These are computerised x-ray techniques that show more detail of the lung parenchyma. (tissue)
It is a record of the electrical activity produced by the heart. This is one of the first tests performed on a potential PH patient. The result may indicate that the right side of the heart is thickened, due to unusual stress or high pressure, but an ECG cannot, by itself, diagnose PH.
Holter monitor – You may be fitted with a Holter monitor (a portable ECG device) to wear for a period of 24-48 hours. This will record heart rate and rhythm and highlight any changes in response to activity, exercise.
Blood samples will be obtained to assess kidney, liver thyroid function and to out rule the possibility of an underlying connective tissue disease
This is a good indicator of your exercise capability. The distance walked and accompanying symptoms will be noted
Used to assess lung volumes and determine any obstruction to airflow or restriction in lung capacity. You will be asked to blow in to a mouthpiece while your nose is pinched closed
This procedure is painless and risk free, and is used both to make a preliminary diagnosis and later to monitor a patient’s condition. It involves the patient lying on their side while a transducer is pressed against your chest in order to capture moving images of the heart on a TV screen. The images permit the doctor to measure the size of the heart and the thickness of the heart muscle, heart valves, blood flow and an estimation of pressures in the specific chambers can be observed
This can be performed on an outpatient basis. A radioactive dye is injected in to a peripheral vein. Immediately after the injection, the lungs are scanned for radioactivity. The dye will highlight any areas where blood perfusion is reduced possibly indicating the presence of clots. Similarly a radioactive gas is inhaled to evaluate lung ventilation and compared with lung perfusion.
This procedure is usually carried out at the time of the right heart catheterisation. Contrast dye is injected through very fine catheter in to the groin and x-rays taken as the contrast flows through the pulmonary arteries; any occlusion due to the presence of clots will be highlighted. Heart pressures are also calculated at this point.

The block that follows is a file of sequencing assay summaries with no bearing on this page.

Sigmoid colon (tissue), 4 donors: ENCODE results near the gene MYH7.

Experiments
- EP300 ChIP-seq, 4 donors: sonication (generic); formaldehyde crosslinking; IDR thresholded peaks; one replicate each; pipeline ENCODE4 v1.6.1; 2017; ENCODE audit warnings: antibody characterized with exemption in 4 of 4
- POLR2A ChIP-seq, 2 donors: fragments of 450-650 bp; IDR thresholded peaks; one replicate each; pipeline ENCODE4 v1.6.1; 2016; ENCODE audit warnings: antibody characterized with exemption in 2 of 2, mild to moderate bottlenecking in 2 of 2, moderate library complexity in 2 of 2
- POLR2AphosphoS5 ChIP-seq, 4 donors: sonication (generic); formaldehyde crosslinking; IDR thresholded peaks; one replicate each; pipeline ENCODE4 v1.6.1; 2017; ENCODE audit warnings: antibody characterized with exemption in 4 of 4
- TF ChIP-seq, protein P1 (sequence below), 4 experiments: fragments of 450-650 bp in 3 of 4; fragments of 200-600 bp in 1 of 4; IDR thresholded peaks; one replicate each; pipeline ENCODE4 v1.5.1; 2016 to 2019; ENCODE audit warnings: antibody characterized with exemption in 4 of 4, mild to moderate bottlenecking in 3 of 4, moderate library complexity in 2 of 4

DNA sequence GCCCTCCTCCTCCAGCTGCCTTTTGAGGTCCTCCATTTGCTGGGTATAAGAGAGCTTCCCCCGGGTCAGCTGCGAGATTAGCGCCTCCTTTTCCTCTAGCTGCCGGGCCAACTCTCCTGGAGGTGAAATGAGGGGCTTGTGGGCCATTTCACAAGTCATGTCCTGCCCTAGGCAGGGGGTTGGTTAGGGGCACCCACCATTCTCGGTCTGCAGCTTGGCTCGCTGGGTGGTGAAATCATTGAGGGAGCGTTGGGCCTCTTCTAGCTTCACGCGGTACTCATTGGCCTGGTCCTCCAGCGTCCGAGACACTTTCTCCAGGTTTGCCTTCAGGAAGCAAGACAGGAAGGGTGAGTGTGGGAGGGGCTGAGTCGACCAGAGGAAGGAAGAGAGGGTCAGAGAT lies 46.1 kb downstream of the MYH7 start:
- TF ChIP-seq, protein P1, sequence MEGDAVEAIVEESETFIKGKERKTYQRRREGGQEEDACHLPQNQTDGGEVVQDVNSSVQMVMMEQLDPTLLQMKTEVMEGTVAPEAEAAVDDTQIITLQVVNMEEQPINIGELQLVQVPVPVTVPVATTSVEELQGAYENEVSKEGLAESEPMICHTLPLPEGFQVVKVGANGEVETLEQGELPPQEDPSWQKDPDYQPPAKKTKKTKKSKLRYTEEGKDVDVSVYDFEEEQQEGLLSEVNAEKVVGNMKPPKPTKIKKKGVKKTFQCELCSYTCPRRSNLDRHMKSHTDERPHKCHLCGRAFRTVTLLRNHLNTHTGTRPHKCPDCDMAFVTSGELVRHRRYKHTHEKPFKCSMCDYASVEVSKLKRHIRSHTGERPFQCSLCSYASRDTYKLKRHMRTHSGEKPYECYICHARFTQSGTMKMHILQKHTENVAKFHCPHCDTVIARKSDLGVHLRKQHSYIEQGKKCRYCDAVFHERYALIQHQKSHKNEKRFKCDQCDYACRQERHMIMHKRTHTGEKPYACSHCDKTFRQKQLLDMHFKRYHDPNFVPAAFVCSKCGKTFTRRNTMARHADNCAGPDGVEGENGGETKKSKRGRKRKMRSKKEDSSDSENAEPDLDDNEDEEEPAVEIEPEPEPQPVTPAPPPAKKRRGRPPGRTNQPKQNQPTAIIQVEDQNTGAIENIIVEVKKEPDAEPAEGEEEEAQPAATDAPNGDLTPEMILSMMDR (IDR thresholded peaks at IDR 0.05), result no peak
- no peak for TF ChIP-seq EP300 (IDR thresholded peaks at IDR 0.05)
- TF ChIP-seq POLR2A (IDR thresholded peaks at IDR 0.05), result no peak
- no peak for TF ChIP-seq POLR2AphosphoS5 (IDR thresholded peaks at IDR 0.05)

This procedure is the most accurate and conclusive of diagnostic tools, when seeking confirmation of pulmonary hypertension. A thin flexible tube with a small inflatable balloon on the tip (a swan ganz catheter) is inserted through a neck or groin vein, and threaded all the way to the right side of the heart, into the pulmonary artery, where pressures are recorded.
Right heart catheterisation is essential in determining initial and subsequent therapy. This, together with NYHA Classification, echocardiograph data and 6-minute walk exercise testing are used in treatment decisions.
The rationale for vasodilators is based on the importance of vasoconstriction in the pathogenesis of pulmonary hypertension.
The initial response to acute vasodilator testing accurately identifies patients who may respond to long-term oral vasodilator treatment.
This vasodilator study will be undertaken as part of the right heart catheterisation since invasive monitoring is required.
The haemodynamic response to intravenous adenosine infusion, inhaled nitric oxide, and intravenous epoprostenol is recorded.
A positive response is present when there is a >20% reduction in mean pulmonary artery pressure or pulmonary vascular resistance, providing there is no fall in cardiac output. A negative response is recorded when there is no significant improvement or deterioration in pulmonary haemodynamics.